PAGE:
Dec 9 2008
Today was the day of the Citizenship test. I had myself reasonably well prepared but as I wrote before I’m not very good at studying dry facts. So I was a little bit nervous. The invitation mentioned I should take 3 hours for the test and you can ask a lot of questions in 3 hours.
First I had to wait in a waiting room with about 50 other people. Sitting there I noticed my nickname on the wall, right under the Coat of Arms of Canada. I had seen the Coat of Arms before, but had never read the Latin motto underneath it. It says “a mari usque ad mare”. It means “From sea to sea” and I interpreted it as a good sign.
We were then led into the test room, with rows of desks, all with a freshly sharpened pencil on top. One side for people that took the test in French and the other side for us English speakers. The test consisted of 20 questions of which I needed only 12 answer correctly. They were all really simple questions, and just reading the booklet would have been enough to answer them. One of them for example was: “What are the two official languages of Canada?”. On top of that they were multiple choice so I was finished in 5 minutes. For good times I went over all questions again but then I really had to hand in my answer paper. I would be surprised if I didn’t score 100%. I was the first to finish and then had to go to another room where after a short wait I was interviewed to see if my understanding of at least one of Canada’s official languages was sufficient. I started in Mandarin but then switched to Spanish.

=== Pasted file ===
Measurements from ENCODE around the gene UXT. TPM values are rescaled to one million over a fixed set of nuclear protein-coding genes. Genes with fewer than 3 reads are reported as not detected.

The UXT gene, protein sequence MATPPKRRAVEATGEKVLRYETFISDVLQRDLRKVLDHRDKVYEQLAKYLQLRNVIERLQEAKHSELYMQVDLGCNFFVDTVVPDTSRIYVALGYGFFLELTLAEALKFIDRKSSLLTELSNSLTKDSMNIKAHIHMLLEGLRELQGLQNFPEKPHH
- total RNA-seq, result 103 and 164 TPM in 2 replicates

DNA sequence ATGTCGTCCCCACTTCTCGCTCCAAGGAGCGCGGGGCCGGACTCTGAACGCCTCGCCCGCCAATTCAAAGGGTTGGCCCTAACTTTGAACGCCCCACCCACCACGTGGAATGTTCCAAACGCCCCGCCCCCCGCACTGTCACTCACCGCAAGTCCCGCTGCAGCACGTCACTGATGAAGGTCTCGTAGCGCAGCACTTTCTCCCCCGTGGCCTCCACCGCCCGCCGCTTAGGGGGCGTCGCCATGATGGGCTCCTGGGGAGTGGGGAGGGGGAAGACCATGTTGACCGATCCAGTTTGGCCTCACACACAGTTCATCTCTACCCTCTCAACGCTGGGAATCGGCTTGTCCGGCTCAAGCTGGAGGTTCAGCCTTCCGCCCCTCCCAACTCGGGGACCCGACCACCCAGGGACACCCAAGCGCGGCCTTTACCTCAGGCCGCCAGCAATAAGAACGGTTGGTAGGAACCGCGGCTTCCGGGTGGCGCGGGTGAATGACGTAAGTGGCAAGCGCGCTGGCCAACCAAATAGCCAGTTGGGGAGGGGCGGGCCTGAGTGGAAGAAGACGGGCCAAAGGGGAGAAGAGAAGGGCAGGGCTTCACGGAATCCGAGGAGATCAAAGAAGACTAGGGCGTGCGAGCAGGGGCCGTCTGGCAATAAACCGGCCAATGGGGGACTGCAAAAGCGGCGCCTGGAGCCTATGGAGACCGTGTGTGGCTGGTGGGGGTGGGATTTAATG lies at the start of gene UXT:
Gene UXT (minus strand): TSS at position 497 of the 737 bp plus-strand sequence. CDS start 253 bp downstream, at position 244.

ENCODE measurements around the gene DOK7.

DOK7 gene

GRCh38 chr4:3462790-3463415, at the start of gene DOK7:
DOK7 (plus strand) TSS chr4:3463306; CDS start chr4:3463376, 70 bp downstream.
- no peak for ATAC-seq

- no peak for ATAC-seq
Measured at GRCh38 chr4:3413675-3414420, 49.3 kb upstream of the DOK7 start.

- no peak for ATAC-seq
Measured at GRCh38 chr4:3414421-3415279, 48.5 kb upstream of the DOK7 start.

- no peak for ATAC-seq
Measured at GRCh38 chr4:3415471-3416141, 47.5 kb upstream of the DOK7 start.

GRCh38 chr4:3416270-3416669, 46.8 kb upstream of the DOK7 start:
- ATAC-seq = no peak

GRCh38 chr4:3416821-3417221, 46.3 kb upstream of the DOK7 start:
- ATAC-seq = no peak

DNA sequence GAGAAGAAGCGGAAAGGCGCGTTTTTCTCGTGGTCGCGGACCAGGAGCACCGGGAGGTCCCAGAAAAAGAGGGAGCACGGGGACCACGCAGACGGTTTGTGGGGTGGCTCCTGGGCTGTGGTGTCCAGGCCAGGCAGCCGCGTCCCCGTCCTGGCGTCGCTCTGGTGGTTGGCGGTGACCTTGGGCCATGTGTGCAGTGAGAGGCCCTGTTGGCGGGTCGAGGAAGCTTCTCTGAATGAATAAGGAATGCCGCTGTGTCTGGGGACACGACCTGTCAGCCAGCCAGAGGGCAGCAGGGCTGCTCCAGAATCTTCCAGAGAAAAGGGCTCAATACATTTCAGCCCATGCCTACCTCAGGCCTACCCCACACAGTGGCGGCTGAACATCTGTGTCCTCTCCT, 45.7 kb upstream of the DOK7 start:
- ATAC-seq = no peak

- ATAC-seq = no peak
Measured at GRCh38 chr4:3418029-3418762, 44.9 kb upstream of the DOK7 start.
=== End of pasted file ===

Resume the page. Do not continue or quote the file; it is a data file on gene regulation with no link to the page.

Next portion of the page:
The women checked if all the stamps in my passport matched the dates that I had indicated on my application form as dates I was outside Canada. They matched. Subsequently she asked some questions about my housing situation, sources of income, and if I had a partner and what his/her profession was. And then it was over and just 25 minutes after I had entered I was outside again, where it was still snowing.
In about 2 months I’ll have my swearing-in ceremony where I have to sing “O, Canada” and swear allegiance to the Queen. Better start practising: